Code for America uses technology to help fight blight in New Orleans.
Though I love traveling to new cities, New Orleans is still my happy place.
But for many New Orleans residents, blight in their communities has remained a huge problem long after Hurricane Katrina. The information on these properties has been extremely difficult to track, with data in different formats and places. The city wanted to help, but had been overwhelmed with how grab the reins without spending millions.
New Orleans city staff turned to Code for America, a non-profit that tackles civic issues with technology, and worked with passionate residents to integrate the relevant data. The team then built BlightStatus, a web app that allows people to view reports, inspections, hearings and scheduled demolitions for a given property.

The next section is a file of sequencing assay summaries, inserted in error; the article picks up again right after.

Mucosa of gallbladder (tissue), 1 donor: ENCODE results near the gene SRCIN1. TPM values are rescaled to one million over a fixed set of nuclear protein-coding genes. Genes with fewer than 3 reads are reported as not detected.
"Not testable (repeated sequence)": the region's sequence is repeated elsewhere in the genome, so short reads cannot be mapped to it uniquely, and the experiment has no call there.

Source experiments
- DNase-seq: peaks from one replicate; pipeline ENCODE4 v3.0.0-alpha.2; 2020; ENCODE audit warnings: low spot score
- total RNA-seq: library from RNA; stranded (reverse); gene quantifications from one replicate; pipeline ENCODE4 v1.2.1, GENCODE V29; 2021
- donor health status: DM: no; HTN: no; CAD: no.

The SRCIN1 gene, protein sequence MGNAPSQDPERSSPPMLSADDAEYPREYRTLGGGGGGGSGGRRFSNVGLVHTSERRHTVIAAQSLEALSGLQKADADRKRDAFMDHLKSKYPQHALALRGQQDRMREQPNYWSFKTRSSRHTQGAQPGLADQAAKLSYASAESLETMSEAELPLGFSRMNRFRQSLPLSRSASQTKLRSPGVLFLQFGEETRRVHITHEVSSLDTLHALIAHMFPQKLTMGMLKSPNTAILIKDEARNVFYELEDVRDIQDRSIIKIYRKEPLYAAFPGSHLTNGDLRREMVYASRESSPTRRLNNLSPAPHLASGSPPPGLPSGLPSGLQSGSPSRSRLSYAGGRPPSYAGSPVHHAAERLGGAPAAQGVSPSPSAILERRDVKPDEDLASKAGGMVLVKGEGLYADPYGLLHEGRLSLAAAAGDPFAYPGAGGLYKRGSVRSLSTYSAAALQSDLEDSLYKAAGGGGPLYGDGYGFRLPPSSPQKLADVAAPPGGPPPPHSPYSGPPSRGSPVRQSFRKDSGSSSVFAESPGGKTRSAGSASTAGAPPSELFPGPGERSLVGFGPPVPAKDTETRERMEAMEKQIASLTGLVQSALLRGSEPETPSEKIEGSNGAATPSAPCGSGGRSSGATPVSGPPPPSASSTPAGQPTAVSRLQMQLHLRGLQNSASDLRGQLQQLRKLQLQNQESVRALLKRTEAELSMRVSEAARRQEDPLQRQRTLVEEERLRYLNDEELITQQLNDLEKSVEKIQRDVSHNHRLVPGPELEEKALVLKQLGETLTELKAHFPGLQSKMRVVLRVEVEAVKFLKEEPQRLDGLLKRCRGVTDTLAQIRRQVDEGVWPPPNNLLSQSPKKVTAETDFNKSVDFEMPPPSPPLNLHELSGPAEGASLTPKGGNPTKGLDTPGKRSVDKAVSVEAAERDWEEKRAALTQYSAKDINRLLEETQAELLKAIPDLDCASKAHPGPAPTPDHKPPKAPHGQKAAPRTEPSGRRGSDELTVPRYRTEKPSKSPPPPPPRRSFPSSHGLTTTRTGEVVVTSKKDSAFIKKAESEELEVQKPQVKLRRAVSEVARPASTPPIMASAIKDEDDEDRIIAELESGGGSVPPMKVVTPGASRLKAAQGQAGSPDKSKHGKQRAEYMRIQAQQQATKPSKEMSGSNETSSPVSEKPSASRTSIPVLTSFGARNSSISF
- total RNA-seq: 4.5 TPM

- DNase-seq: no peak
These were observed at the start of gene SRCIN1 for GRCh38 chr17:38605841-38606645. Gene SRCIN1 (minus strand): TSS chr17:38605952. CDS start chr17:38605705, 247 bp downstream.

As Code for America notes: “By itself, BlightStatus couldn’t mow overgrown lawns, paint over graffiti or renovate vacant buildings. But the app opened up a new, easy-to-use link between the city and community, keeping everyone on the same page and giving residents the chance to make their voices heard.”
It’s helping city staff keep up with changes, make data-driven decisions and remain accountable. In 2014, the city announced it had reduced blight by approximately 30%.
The BlightStatus code is open source (available here on GitHub), so it can be used by other cities to build partnerships between government and residents to improve communities.
Code for America has a bunch of cool project, from improving food safety to making places more cyclable. Click here for more stories.
And don't forget National Day of Civic Hacking is on June 4th. National Day of Civic Hacking is a day where developers, government employees, designers, data scientists, journalists, UX designers, and residents who care about their communities come together to host civic tech events leveraging their skills to help their community.